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Part of Counter-Terrorism Bill – in a Public Bill Committee at 10:30 am on 13th May 2008.

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Photo of Tony McNulty Tony McNulty Minister of State (Security, Counter-terrorism, Crime and Policing), Home Office 10:30 am, 13th May 2008

Absolutely so, and specific to Northern Ireland. As I have said to the Committee, in quite rightly looking at the dismantling of the assorted security and terrorist legislation in Northern Ireland, and given the peace process, the Government have sought to learn from those experiences and see how we can improve our legislation, if we think the legislation should be translated into a UK dimension.

It should also be pointed out that the civil standard of proof is required in testing whether there has been unlawful conduct such as to bring into play the proceedings for recovery and confiscation of assets under the Proceeds of Crime Act 2002. Clearly, however, giving the courts this power needs to be balanced by appropriate safeguards to prevent assets being unfairly removed either from the convicted person or from innocent owners, such as the imaginary Mr. McNulty. Such safeguards do exist, and with your indulgence, Mr. O’Hara, I will run through them now, as they are germane to the amendment as well as to the overall clause.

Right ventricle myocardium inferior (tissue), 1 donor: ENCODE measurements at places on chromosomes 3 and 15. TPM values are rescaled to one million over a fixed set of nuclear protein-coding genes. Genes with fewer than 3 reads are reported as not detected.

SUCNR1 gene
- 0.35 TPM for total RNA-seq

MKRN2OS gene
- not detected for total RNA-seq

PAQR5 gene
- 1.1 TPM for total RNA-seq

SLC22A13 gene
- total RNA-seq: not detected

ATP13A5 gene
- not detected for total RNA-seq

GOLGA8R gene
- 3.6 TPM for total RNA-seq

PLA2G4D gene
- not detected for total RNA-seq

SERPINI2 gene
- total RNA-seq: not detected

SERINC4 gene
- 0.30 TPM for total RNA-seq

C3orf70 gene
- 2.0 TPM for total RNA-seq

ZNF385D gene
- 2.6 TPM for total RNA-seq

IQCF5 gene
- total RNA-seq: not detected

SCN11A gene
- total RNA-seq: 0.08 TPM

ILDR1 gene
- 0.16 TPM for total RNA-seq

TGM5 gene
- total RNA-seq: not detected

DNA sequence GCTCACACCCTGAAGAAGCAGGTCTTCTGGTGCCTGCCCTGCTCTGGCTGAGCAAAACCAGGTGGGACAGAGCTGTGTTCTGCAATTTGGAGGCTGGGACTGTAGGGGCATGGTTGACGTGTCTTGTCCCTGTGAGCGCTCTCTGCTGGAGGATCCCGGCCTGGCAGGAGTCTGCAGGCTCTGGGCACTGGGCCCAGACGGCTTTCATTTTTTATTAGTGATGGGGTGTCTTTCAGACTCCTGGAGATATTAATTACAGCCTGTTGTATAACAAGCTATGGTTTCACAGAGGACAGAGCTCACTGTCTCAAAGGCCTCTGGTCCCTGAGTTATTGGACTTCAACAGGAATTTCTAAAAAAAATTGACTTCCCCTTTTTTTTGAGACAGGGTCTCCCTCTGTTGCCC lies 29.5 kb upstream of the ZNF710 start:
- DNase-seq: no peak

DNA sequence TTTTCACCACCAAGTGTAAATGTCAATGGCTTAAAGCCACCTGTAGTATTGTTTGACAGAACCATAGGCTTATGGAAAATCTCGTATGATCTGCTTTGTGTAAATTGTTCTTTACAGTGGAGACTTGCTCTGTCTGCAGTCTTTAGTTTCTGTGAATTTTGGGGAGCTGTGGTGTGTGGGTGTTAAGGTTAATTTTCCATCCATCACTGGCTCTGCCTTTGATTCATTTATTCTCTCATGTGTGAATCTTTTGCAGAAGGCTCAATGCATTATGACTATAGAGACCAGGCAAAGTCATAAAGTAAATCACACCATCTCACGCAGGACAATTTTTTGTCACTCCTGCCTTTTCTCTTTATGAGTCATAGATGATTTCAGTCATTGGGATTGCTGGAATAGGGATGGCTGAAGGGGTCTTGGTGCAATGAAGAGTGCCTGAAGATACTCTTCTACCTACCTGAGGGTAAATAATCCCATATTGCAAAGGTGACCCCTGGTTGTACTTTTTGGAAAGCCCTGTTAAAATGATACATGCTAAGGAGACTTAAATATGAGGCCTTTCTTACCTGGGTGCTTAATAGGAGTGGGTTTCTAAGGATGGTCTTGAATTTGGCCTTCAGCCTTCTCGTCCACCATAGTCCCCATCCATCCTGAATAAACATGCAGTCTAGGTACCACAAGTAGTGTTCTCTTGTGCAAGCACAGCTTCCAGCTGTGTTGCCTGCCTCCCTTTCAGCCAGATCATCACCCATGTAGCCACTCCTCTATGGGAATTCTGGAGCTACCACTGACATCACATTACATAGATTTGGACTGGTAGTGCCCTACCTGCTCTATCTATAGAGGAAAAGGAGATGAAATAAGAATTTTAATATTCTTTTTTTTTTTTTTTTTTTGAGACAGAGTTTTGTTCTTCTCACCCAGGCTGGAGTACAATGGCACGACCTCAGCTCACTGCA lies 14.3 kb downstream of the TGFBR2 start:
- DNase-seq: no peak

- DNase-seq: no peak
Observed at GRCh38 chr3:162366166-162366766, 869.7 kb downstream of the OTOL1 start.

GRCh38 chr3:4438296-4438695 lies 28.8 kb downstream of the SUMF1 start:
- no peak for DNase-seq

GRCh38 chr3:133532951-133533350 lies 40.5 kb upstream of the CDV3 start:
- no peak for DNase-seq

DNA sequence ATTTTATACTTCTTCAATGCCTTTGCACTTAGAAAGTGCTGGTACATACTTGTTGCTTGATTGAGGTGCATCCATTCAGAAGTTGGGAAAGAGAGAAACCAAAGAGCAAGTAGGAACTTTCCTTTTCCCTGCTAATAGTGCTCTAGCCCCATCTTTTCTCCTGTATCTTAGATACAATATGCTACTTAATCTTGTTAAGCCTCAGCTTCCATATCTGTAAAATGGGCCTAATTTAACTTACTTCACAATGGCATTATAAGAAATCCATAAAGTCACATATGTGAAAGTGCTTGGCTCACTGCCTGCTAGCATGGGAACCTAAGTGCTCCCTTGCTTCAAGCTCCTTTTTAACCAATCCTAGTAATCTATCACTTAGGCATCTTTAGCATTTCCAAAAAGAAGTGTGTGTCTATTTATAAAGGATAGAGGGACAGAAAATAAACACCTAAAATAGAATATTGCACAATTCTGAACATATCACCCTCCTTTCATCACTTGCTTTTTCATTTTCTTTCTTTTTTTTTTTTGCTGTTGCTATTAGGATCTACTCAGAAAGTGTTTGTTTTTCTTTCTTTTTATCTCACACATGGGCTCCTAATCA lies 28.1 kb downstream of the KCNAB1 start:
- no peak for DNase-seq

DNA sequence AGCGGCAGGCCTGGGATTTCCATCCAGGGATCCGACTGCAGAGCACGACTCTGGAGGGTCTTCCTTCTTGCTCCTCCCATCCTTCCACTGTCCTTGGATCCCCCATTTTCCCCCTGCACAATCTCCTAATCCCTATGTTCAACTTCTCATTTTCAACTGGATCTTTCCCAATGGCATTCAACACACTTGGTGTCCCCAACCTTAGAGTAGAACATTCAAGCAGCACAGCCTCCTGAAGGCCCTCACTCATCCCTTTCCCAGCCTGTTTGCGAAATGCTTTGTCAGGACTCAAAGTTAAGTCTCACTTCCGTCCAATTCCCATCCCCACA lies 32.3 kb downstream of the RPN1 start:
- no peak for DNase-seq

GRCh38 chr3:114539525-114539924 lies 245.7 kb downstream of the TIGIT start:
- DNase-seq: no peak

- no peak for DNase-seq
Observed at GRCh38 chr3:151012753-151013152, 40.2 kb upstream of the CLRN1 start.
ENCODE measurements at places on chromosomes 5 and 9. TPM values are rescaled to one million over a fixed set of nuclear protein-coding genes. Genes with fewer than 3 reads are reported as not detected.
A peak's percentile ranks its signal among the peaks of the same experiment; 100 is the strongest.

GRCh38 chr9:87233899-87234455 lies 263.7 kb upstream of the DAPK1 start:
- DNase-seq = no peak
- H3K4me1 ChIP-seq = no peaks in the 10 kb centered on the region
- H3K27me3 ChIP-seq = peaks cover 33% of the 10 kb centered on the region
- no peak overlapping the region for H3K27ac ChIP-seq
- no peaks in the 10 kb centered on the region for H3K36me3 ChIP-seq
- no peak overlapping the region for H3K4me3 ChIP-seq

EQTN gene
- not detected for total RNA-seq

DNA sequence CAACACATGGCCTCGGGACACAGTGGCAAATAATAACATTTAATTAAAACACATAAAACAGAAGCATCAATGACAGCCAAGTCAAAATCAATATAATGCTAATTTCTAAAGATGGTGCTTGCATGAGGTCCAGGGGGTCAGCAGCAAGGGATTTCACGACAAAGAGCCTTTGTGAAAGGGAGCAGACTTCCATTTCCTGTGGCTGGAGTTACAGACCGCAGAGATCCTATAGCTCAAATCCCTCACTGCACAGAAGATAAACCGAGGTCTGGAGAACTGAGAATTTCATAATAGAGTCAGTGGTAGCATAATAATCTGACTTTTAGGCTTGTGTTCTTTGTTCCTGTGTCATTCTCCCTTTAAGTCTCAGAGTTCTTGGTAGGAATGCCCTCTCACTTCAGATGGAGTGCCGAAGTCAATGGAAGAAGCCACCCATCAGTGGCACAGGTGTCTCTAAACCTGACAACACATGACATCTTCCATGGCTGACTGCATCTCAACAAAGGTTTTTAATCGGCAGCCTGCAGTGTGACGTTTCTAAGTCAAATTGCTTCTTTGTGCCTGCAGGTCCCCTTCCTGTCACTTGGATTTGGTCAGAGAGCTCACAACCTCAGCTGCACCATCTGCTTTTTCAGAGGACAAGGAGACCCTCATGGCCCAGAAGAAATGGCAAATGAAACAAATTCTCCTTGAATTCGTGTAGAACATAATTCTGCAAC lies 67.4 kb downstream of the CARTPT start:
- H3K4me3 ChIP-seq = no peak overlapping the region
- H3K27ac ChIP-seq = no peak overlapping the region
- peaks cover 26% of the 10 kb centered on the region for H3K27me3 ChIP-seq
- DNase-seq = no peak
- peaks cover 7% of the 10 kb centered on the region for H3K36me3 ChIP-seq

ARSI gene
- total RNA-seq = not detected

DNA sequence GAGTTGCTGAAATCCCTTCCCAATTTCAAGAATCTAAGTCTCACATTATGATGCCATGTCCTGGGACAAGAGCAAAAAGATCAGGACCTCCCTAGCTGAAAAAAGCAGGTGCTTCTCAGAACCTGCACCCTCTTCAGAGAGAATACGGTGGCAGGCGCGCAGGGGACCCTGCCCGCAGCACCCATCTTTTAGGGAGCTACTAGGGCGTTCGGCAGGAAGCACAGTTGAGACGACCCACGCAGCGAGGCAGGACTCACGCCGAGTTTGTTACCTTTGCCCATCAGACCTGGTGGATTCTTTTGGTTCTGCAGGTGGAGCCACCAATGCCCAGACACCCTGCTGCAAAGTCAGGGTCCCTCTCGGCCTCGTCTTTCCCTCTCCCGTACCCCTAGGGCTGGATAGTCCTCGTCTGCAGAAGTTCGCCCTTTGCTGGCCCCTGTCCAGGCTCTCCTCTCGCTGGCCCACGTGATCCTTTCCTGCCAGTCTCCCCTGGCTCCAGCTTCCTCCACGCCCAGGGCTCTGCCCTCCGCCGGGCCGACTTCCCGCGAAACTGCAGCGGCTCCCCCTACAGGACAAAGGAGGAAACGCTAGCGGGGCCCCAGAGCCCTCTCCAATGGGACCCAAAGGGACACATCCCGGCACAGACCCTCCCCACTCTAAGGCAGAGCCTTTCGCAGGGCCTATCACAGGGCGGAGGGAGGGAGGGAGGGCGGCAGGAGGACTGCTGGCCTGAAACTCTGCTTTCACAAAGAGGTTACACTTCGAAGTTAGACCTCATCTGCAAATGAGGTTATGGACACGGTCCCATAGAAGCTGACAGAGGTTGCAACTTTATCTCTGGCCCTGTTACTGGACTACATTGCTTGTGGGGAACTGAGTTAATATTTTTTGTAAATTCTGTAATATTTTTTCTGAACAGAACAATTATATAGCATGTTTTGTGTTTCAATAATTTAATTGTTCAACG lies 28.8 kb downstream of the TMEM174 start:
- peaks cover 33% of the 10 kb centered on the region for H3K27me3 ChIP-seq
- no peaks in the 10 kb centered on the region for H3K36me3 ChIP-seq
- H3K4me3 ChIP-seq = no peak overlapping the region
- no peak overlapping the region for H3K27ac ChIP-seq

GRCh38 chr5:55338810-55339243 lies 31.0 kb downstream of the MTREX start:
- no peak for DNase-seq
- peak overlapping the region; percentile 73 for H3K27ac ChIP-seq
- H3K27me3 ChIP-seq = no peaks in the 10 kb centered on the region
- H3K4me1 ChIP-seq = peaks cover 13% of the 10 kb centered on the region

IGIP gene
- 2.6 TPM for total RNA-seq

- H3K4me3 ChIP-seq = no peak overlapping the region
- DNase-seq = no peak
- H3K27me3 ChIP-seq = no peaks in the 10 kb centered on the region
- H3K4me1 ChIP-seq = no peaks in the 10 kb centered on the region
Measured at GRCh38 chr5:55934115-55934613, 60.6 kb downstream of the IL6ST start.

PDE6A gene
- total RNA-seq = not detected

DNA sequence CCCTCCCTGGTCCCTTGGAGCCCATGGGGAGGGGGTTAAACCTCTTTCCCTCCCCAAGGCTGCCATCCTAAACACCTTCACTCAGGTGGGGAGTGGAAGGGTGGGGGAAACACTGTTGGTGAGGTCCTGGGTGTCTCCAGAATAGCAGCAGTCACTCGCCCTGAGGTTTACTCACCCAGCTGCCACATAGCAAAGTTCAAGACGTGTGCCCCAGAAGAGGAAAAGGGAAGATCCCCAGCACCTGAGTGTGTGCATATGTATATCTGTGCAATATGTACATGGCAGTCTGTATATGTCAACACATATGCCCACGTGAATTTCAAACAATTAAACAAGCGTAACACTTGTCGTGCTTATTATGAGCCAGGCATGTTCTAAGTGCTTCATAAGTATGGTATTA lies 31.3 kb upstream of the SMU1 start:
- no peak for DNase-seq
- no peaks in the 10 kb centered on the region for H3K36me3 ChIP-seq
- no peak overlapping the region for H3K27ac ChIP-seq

First, the court must still have before it all the necessary evidence in order to make a full and proper investigation into the prosecution's application. This is established in case law with R v. Pemberton 1982, and applies to all court orders for deprivation and forfeiture of assets. The court must also act in a way that is compatible with the European convention on human rights, in particular article 8, the right to respect of private and family life, home and correspondence, and article 1 of the first protocol, the right to peaceful enjoyment of possessions.

The Bill provides greater safeguards than the forfeiture provisions in the 2000 Act and new section 23B(2) provides that the court must also have regard to the value of the property and to the

“financial and other effects on the convicted person of the making of the order”.

Given those safeguards, the existence in other legislation of a similar standard of proof when considering deprivation of assets, and the need for a fully effective forfeiture regime, amendment No. 173 is not necessary and I would ask that it be withdrawn.